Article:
Illegal dumping, abandoned vehicles, a lack of composting bins and trucks parking in residential areas continue to be issues in South Jamaica and South Ozone Park.
Aracelia Cook, vice president of the 149th Street South Ozone Park Civic Association, is fed up with illegal dumping.
“I have been riding my bike throughout Queens in our community, taking pictures and reporting to 311 about the dumping,” Cook said during the 113th Precinct Community Council’s May 16 meeting. “We were told we were supposed to get cameras and high beam lights in these problematic areas. When is that going to happen? ... What is Sanitation doing to address those situations about the cameras?”
Cook suspects the debris is commercial waste because it always looks the same.
She also took issue with her neighbors being fined by the city Department of Sanitation when there is alternate side of the road parking because of vehicles abandoned in front of their property.
“Isn’t Sanitation or whatever agency responsible for coming out when you see a vehicle there for seven days, for 30 days?” asked Cook. “Who takes care of that?”
One vehicle in her neighborhood has been parked at the same spot for three months, said the civic vice president.
Joe Ottomanelli, a DSNY outreach coordinator, said that surveillance video, a photo of a license plate of an illegal dumper or even mail in the trash would help members of the agency trace the evidence back to the culprit.
“We are working to mitigating that,” said Ottomanelli. “Anyone who observes it, if they are able to relay that to us or if there is a particular time when dumping happens, we can have enforcement in those areas to work towards addressing those situations.”
In regard to cameras, Ottomanelli said that the agency works with elected officials to get them and DSNY agents to work with city councilmembers to point out where the problem areas are, but for that to work it has to be a priority in their budget for the issue to be addressed.
The DSNY also has a derelict vehicle unit that will tag abandoned cars if there are no plates; however, if there are plates it is up to the local precinct to tag the vehicle.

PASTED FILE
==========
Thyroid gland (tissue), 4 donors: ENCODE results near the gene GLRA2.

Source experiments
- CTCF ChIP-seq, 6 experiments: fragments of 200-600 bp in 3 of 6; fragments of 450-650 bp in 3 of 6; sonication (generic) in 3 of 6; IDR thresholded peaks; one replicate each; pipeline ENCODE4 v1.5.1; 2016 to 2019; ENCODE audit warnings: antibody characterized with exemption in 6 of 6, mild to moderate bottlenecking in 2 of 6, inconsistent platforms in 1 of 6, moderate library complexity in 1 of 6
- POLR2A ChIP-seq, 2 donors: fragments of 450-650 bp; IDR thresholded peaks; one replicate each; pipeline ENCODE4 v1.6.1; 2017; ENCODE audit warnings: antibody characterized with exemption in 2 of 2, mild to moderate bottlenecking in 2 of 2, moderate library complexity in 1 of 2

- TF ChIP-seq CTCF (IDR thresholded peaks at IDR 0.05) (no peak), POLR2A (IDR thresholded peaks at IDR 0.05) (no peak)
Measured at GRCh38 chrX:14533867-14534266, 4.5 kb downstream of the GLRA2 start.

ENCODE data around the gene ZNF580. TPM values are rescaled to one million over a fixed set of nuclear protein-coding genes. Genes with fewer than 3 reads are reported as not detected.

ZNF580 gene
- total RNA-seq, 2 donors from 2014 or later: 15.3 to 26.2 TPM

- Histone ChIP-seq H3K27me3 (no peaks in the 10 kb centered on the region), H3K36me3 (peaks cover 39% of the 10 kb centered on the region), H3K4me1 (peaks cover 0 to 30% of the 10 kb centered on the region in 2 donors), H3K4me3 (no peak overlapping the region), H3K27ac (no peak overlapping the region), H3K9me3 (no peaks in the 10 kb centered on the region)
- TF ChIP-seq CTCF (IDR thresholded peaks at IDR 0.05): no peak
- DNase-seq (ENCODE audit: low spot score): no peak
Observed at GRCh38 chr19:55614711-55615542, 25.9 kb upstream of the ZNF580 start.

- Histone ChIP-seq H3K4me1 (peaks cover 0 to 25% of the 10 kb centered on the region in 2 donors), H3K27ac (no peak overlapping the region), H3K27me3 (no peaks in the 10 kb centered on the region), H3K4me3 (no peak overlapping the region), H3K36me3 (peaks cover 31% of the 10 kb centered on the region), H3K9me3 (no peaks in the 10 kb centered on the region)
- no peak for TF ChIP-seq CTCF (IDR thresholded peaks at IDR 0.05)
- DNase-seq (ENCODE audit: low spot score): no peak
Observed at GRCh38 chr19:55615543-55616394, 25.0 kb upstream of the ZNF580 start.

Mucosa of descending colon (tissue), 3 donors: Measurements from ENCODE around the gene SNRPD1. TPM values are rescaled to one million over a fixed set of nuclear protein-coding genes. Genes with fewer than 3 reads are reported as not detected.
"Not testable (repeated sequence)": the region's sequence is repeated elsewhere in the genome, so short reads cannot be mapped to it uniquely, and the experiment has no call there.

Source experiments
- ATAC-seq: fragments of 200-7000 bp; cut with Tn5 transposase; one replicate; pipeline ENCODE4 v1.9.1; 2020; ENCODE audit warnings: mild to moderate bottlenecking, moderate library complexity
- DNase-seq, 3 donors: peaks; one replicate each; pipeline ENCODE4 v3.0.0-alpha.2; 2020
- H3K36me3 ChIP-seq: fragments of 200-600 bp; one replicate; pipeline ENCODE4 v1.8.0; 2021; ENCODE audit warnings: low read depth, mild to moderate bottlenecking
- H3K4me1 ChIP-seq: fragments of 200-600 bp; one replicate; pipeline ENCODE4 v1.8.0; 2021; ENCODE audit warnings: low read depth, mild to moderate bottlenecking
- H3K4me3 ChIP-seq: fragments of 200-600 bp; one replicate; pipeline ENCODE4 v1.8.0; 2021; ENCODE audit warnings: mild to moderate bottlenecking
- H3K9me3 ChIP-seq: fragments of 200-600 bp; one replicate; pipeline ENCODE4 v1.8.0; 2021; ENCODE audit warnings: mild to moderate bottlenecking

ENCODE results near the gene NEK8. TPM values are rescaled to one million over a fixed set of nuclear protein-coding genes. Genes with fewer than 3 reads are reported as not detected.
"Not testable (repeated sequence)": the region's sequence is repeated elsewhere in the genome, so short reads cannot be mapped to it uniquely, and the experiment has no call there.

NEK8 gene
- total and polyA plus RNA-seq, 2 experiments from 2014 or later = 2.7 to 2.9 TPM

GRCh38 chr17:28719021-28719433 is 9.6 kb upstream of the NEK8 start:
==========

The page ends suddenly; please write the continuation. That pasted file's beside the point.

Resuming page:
“Those are vehicles that we are not in a position to remove off the streets,” said Ottomanelli. “If they slap fake plates on them, we are able to remove them.”
Aliana Soto, who recently moved back to the World’s Borough from Harlem, is offended that South Jamaica has no composting, while, she said, there are bins almost on every block in Manhattan.
“They say there is a test program, but there is no test program in Manhattan,” said Soto. “That program has been there for years. The fact that we are testing it here, it baffles me. Even as an individual I can’t get one in my own house.”
Soto also has a problem with trucks parked in residential areas.
“As a result of the trucks being there people dump,” said Soto. “People are leaving couches and furniture all on the streets. When the trucks move, there are all these large items sitting on the curb. How does sanitation address this issue?”
Ottomanelli said people who are interested in the composting program must go on the DSNY website to register for it. Although the agency is not looking at the numbers for interest in it at the moment, he added, when DSNY does have time to look at the registration numbers and if there were considerable interest in the districts without the program, it would likely introduce the initiative to those communities.
“I can’t give you a timeline,” Ottomanelli said. “If there is enough turnout, there is a consideration to implement it moving forward ... it’s based on the aggregate number.”
If there are areas being subjected to illegal dumping people must notify DSNY as to where it is, Ottomanelli said in regard to Soto’s second question.
“You have a pulse on the situation,” added Ottomanelli. “If there are chronic issues, we have enforcement for it.”